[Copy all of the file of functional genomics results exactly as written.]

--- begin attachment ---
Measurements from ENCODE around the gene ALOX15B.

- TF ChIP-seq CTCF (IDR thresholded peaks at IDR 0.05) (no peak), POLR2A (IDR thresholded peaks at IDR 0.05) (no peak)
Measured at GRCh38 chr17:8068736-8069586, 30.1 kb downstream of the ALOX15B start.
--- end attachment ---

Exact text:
Measurements from ENCODE around the gene ALOX15B.

- TF ChIP-seq CTCF (IDR thresholded peaks at IDR 0.05) (no peak), POLR2A (IDR thresholded peaks at IDR 0.05) (no peak)
Measured at GRCh38 chr17:8068736-8069586, 30.1 kb downstream of the ALOX15B start.